Patient Preference and Adherence (Sep 2018)

The impact of sample type and procedural attributes on relative acceptability of different colorectal cancer screening regimens

  • Osborne JM,
  • Flight I,
  • Wilson CJ,
  • Chen G,
  • Ratcliffe J,
  • Young GP

Journal volume & issue
Vol. Volume 12
pp. 1825 – 1836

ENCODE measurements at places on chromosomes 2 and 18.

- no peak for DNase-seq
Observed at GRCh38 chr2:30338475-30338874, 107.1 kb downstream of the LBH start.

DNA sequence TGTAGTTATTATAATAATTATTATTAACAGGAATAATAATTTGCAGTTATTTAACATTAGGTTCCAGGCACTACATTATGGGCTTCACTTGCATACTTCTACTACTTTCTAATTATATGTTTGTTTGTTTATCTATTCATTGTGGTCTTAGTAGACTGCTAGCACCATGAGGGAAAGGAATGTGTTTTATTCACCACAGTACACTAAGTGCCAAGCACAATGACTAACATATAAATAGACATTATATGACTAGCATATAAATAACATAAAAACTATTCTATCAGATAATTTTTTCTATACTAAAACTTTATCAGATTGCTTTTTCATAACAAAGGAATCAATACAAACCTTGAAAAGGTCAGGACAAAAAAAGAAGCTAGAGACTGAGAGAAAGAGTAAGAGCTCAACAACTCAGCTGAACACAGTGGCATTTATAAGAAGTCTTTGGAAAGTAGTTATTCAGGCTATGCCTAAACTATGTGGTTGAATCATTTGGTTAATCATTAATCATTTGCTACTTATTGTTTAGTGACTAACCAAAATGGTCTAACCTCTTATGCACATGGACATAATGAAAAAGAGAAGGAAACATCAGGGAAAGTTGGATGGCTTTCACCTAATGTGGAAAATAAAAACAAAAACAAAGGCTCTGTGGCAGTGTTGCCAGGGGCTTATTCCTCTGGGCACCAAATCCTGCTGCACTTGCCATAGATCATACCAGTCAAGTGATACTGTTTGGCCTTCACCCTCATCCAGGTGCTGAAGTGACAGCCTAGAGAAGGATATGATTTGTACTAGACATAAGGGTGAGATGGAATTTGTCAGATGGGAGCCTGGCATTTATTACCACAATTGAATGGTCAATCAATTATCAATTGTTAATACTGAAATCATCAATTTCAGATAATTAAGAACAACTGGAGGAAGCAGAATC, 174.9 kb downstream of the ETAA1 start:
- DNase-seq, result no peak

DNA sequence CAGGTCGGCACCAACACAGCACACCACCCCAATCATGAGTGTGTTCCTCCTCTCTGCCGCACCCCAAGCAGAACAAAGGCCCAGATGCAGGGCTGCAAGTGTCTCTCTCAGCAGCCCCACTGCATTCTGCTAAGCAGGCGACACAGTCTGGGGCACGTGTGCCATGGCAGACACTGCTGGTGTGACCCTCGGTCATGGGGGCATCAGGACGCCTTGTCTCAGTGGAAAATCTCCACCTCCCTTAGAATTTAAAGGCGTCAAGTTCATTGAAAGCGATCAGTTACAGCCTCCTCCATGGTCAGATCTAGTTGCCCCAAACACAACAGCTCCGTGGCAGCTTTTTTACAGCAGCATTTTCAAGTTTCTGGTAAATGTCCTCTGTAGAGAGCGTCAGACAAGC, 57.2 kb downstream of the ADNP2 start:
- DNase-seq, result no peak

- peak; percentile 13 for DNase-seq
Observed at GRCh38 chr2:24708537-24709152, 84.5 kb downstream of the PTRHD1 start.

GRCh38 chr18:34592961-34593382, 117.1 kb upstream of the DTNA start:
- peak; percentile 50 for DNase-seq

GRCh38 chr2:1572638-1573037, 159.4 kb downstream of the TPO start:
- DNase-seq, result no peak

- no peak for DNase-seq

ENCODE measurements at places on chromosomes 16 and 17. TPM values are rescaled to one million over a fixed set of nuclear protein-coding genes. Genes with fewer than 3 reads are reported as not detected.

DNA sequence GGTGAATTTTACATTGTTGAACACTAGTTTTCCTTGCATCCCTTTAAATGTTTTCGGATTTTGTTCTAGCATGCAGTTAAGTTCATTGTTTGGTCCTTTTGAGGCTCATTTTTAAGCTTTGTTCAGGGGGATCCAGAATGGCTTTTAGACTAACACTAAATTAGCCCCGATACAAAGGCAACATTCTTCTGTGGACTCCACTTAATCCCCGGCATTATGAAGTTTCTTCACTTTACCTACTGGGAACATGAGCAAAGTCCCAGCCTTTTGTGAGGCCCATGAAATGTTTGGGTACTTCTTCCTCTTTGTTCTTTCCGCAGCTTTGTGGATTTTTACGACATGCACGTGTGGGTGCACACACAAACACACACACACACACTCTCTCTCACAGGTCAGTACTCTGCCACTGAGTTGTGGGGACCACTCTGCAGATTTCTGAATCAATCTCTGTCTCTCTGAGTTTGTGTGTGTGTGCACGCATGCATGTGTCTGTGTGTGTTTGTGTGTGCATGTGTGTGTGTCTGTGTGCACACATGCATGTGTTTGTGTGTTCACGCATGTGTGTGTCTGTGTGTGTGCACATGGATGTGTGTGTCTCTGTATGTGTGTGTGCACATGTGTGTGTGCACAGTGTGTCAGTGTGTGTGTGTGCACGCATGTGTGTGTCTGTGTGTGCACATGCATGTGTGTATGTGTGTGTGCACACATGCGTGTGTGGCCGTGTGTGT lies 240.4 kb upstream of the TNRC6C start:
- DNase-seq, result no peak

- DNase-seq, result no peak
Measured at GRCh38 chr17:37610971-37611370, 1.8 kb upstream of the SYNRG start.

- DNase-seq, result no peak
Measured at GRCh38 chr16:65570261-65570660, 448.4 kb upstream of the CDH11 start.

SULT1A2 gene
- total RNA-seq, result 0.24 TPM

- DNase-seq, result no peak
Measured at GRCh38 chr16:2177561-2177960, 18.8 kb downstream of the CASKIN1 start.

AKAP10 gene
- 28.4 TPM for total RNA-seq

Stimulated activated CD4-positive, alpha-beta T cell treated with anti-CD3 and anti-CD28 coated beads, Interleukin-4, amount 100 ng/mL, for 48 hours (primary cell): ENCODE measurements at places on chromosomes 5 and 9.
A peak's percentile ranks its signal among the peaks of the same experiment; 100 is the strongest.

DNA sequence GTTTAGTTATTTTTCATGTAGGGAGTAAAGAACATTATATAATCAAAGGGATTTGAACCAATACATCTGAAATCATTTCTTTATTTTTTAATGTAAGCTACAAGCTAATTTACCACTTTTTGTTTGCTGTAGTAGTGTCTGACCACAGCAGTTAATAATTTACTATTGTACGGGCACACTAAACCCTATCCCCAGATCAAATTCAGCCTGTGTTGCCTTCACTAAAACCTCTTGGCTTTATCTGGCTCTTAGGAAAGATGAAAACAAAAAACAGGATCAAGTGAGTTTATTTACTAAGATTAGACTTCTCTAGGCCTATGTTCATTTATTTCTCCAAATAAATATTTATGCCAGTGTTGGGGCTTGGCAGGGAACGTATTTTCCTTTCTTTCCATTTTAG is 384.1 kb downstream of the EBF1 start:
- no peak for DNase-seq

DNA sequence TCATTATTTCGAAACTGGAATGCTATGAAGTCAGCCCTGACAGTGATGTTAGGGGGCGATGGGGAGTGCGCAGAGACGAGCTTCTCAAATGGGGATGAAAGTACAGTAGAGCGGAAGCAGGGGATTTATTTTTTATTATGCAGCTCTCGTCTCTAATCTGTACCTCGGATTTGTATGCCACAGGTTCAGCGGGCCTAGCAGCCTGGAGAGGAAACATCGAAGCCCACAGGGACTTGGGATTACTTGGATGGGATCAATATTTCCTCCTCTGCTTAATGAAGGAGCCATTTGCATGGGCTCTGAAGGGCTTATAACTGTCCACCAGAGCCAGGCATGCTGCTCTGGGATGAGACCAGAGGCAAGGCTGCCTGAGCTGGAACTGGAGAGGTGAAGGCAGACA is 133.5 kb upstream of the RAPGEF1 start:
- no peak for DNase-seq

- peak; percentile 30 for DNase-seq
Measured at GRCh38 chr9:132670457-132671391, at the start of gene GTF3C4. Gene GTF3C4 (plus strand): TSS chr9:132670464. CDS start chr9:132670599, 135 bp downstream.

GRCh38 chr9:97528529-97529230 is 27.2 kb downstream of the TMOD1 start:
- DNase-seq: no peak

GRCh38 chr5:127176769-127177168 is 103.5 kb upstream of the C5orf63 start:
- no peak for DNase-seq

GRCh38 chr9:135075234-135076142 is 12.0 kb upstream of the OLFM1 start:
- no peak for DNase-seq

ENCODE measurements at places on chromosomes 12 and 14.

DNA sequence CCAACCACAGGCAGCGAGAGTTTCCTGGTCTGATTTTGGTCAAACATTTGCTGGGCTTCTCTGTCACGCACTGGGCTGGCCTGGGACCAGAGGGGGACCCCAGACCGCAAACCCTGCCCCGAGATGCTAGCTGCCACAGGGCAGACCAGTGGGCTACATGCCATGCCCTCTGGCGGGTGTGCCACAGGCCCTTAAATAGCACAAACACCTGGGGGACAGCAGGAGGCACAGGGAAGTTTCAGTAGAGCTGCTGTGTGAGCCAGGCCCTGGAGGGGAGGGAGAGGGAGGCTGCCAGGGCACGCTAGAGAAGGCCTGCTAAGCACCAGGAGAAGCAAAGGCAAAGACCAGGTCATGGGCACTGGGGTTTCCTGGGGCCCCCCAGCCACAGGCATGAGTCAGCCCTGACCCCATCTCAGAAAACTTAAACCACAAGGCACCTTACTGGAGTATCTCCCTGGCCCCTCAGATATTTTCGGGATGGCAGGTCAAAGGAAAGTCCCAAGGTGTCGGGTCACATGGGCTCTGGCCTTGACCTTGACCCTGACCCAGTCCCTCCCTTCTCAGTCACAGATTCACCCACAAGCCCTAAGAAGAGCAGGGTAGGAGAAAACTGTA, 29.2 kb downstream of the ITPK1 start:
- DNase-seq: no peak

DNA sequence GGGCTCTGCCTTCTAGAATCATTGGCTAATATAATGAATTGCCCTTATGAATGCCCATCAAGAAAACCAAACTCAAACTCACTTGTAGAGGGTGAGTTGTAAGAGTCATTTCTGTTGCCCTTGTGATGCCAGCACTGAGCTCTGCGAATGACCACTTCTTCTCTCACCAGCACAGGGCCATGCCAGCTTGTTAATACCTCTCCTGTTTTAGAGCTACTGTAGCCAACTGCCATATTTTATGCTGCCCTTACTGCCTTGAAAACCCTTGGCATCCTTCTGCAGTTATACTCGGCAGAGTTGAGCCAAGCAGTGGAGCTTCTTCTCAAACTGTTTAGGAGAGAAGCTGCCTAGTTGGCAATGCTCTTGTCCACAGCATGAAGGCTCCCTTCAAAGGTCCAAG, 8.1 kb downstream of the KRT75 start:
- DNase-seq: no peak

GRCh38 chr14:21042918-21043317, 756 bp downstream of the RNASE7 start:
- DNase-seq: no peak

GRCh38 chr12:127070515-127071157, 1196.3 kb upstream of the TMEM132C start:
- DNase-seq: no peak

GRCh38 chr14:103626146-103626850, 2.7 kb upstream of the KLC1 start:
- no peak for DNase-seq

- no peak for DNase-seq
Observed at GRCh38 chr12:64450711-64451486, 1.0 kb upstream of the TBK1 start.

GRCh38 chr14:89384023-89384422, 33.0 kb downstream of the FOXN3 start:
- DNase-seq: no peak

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Joanne M Osborne,1,2 Ingrid Flight,1 Carlene J Wilson,1,3,4 Gang Chen,1 Julie Ratcliffe,1 Graeme P Young1 1Flinders Centre for Innovation in Cancer, Flinders University, Bedford Park, SA, Australia; 2Bowel Health Service, Repatriation General Hospital, Daw Park, SA, Australia; 3School of Psychology and Public Health, La Trobe University, Melbourne, VIC, Australia; 4Olivia Newton John Cancer Wellness and Research Centre, Austin Hospital, Heidelberg, VIC, Australia Objective: In Australia and other countries, participation in colorectal cancer (CRC) screening using fecal occult blood testing is low. Previous research suggests that fecal sampling induces disgust, so approaches not involving feces may increase participation. This study aimed to determine population preferences for CRC screening tests that utilize different sample collections (stool, blood, and saliva) and the extent to which specific attributes (convenience, performance, and cost) impact this preference. Materials and methods: People aged 50–74 years completed a survey. Preference for screening for CRC through stool, blood, and saliva was judged through ranking of preference and attributes critical to preference and confirmed via a discrete choice experiment (DCE) where test attributes were described as varying by performance, cost, and sample type. Participants also completed a measure of aversion to sample type. Results: A total of 1,282 people participated in the survey. The DCE and ranking exercise confirmed that all test attributes had a statistically significant impact on respondents’ preferences (P < 0.001). Blood and saliva were equally preferred over stool; however, test performance was the most influential attribute. In multivariable analyses, those who preferred blood to stool collection exhibited higher aversion to fecal (OR = 1.17; P ≤ 0.001) and saliva (OR = 1.06; P ≤ 0.05) sampling and perceived that they had less time for home sample collection (OR = 0.72, P ≤ 0.001). Those who preferred saliva to stool had higher aversion to fecal (OR = 1.15; P ≤ 0.001) and blood (OR = 1.06, P ≤ 0.01) sampling and less time for home sample collection (OR = 0.81, P ≤ 0.5). Conclusion: Aversion to sample type and perceived inconvenience of sample collection are significant drivers of screening preference. While blood and saliva sampling were the most preferred methods, test performance was the most important attribute of a screening test, regardless of sample type. Efforts to increase CRC screening participation should focus on a test, or combination of tests, that combines the attributes of high performance, low aversion, and convenience of use. Keywords: quantitative study, preference, discrete choice experiment, ranking, home stool test, Australia